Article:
Prevent campus sexual assault

Earlier this year, 114 sexual assault survivors, women and men, wrote an open letter to Education Secretary Betsy DeVos before her confirmation in the Senate, asking her “exactly who are you here to serve?” They wrote, “For us, this is personal, and traumatizing. From the moment we were raped or assaulted, the question of who protects us has haunted us all. …We do not simply represent the failures of the very institutions that are supposed to help us, but the need for strong and clear enforcement of Title IX.” As elected officials, we take seriously our obligation to protect victims of sexual assault.

Since 1972, Title IX has opened doors by requiring that young men and women receive the same opportunities in schools across the country. Today, Title IX helps ensure that victims of sexual assault are treated fairly and in accordance with the law.

Over the past several years, we have made important progress in bringing these victims’ stories out into the open and creating greater transparency about what is happening. In 2010, one of us, Bob Casey, introduced in the Senate the Campus Sexual Violence Elimination (SaVE) Act, which made important updates to the Clery Act, the landmark campus crime law.

In 2011, the Department of Education issued a “Dear Colleague” letter to institutions of higher education, reiterating and clarifying their responsibilities under Title IX following the report of a sexual assault. Despite claims to the contrary, the guidance is entirely consistent with longstanding practices at the Department of Education, through multiple administrations from both parties, with respect to civil rights law.

In 2013, the Campus SaVE Act became law as a part of the Violence Against Women Reauthorization Act and went into full effect in July 2015. The law now requires every institution to have clear guidelines that are shared with the campus community about its policies, including how it will respond to incidents of sexual violence or stalking and what resources are available for survivors. They are also required to conduct prevention activities each year.

When reports first surfaced this summer that Mrs. DeVos might roll back protections for survivors of sexual assault, the other one of us, Josh Shapiro, led a group of 19 fellow state attorneys general and urged the Department of Education to listen to both law enforcement and survivors of sexual assault by keeping these protections in place. Last week, Mrs. DeVos did the opposite.

As colleges and universities were welcoming students to campus, Mrs. DeVos announced that the Department of Education would revise existing Title IX guidance using an extended rulemaking process. This decision is unacceptable. The first six weeks of the academic year — a period we are in now — are known as the “red zone.” These early weeks are when a disproportionate number of rapes and sexual assaults take place. Revisiting the existing protections now demonstrates how little this administration cares for victims of sexual violence.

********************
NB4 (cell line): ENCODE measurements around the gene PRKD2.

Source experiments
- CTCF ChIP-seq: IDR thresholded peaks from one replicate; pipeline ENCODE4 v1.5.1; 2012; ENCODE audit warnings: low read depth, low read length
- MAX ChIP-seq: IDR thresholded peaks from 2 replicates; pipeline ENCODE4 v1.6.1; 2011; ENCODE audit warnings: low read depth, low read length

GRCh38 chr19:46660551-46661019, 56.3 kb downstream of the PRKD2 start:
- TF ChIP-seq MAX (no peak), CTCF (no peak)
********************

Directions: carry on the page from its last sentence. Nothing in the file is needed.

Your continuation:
While we are troubled by Mrs. DeVos’ actions, we are pleased to see colleges across Pennsylvania maintaining rigorous protections for students, in spite of the Department of Education’s actions.

What message is this administration sending to victims? After all the work victims have done to fight for their rights, announcing that the Department of Education will “revisit” its policies designed to protect students is a slap in the face.

One of the women who signed the open letter to Mrs. DeVos, Jess Davidson, wrote that “I haven’t always felt that I had the space or safety to tell my story and stand up for survivors. However, I was lucky enough to attend college under a government administration that fought for survivors of sexual assault. It was only because committed government leaders believed that it was important to uphold Title IX and address campus sexual violence that I was able to overcome what happened to me.” Ms. Davidson wrote that “my education, if not my life, was saved by committed leaders standing up and fighting for the rights of survivors of sexual assault. …Because if survivors do not feel their government is fighting for them, they won’t speak up. I almost didn’t.”

Another survivor, Sofie Karasek, wrote that “our country has finally begun to shatter the silence on sexual violence, and survivors nationwide are refusing to go back to how things were before.”

To Ms. Davidson, Ms. Karasek and the many other survivors out there today worried about the future or feeling like this fight is hopeless: We have your backs. We will continue to speak out against sexual violence and speak up for your rights in the coming fight. You deserve no less.

Bob Casey is a U.S. senator representing Pennsylvania. Josh Shapiro is Pennsylvania Attorney General. Both are Democrats.

Originally published at on September 19, 2017.



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U.S. Senator Bob Casey

U.S. Senator Bob Casey

Representing the Commonwealth of Pennsylvania